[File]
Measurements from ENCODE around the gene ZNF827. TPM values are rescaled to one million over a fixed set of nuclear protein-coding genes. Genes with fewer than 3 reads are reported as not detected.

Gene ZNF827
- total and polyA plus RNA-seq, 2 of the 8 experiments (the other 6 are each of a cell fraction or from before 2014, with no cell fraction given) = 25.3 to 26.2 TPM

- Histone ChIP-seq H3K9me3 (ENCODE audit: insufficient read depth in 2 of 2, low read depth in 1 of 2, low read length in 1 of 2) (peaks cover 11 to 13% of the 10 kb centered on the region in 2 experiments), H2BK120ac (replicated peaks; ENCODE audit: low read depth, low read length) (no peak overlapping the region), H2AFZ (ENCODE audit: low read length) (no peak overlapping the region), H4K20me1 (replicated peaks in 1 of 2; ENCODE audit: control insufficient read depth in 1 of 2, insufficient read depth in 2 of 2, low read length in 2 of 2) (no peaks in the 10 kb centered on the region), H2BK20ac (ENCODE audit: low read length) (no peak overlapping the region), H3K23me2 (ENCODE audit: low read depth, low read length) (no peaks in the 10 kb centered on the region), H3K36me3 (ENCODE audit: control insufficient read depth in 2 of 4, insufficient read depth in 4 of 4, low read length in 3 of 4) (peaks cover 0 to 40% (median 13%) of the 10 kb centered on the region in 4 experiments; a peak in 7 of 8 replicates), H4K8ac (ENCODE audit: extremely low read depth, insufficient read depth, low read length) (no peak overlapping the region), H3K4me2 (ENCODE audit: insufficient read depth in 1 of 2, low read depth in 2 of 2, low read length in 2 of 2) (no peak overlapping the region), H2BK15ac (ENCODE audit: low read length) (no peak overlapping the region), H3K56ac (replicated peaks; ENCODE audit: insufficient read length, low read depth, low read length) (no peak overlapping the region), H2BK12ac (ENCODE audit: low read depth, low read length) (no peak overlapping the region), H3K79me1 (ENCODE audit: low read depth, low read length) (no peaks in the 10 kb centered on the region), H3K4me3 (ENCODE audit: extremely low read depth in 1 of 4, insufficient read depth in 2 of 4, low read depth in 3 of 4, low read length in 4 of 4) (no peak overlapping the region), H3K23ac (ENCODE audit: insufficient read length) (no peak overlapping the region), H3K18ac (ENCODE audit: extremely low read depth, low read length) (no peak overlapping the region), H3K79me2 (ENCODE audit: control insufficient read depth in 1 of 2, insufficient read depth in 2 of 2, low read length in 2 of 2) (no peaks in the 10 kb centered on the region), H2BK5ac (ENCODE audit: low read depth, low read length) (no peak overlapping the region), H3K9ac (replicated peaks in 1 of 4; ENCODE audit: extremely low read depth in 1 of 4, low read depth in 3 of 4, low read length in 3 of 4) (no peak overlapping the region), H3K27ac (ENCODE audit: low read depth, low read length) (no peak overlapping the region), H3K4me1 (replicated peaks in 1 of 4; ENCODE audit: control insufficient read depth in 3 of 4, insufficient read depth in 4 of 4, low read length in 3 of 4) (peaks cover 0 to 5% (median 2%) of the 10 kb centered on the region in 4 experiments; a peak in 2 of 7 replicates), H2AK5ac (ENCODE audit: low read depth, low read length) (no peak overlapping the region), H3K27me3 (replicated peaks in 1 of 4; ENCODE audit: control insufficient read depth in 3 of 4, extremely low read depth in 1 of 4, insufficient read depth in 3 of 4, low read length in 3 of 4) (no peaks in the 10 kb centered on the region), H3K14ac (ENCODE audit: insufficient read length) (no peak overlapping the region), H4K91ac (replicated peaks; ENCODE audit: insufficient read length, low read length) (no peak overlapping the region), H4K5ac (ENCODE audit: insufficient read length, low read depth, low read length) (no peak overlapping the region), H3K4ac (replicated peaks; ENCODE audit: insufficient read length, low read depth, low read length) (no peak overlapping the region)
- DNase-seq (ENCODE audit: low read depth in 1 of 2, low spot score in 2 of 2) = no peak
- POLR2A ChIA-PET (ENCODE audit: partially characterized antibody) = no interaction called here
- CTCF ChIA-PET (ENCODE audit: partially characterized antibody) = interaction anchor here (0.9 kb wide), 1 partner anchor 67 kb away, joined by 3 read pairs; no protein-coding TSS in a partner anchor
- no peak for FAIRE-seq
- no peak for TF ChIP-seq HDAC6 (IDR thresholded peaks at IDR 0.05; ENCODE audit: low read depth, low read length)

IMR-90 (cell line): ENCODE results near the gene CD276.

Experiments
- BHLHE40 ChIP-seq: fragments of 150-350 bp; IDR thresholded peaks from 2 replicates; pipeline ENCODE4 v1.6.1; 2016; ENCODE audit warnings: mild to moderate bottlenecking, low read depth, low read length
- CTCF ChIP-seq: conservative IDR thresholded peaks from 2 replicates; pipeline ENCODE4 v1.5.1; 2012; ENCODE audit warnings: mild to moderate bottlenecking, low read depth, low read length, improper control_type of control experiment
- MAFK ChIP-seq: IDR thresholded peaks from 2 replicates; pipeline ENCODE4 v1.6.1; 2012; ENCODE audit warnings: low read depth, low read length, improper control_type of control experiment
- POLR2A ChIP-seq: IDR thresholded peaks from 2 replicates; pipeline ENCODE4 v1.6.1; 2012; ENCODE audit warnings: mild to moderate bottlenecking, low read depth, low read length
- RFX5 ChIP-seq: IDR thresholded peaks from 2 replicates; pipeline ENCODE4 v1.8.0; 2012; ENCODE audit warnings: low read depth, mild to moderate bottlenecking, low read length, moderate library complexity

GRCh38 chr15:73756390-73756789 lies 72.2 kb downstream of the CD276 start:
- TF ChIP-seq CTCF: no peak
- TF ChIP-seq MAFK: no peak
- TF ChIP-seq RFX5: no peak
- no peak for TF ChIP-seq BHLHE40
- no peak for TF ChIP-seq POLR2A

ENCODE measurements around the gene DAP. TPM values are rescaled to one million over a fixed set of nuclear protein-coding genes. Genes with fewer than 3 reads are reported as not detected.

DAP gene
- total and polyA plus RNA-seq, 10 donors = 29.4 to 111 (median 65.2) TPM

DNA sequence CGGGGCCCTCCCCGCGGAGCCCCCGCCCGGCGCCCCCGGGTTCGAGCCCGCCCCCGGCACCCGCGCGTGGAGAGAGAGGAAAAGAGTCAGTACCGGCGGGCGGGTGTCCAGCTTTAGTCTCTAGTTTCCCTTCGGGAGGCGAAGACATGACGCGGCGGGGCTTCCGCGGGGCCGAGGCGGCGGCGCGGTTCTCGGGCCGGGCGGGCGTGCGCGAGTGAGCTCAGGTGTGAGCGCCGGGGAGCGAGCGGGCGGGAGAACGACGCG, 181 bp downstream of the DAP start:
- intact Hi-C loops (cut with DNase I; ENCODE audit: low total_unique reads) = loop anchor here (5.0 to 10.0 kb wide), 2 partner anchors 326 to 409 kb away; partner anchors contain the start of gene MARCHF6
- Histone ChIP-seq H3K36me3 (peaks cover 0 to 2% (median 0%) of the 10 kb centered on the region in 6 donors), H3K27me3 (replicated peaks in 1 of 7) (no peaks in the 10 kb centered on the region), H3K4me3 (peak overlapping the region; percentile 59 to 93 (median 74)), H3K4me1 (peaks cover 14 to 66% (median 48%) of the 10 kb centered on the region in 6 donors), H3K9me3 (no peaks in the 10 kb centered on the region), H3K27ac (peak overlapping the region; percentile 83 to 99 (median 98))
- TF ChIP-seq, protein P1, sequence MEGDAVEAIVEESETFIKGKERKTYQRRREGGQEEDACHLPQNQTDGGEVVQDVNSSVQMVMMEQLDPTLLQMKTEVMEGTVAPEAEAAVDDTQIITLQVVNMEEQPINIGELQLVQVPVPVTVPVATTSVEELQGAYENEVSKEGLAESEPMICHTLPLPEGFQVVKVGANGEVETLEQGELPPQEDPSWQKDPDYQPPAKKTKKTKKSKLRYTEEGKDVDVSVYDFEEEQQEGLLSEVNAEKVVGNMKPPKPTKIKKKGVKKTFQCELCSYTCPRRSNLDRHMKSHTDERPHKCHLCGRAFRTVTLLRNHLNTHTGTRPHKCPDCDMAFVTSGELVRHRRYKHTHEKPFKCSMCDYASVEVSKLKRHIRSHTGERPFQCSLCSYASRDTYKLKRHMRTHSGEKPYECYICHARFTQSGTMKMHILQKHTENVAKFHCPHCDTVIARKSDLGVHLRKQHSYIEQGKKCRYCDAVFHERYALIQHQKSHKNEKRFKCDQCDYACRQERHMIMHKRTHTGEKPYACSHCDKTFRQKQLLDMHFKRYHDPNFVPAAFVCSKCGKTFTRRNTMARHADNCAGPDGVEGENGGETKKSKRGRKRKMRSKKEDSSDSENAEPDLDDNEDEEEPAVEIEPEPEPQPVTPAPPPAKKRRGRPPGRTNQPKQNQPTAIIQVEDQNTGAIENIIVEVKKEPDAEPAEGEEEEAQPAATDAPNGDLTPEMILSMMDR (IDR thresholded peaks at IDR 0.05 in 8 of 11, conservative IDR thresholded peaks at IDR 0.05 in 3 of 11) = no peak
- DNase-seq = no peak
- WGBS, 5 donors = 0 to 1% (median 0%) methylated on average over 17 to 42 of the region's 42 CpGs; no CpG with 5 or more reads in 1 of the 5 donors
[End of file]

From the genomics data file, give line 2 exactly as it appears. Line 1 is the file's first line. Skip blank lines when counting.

Gene ZNF827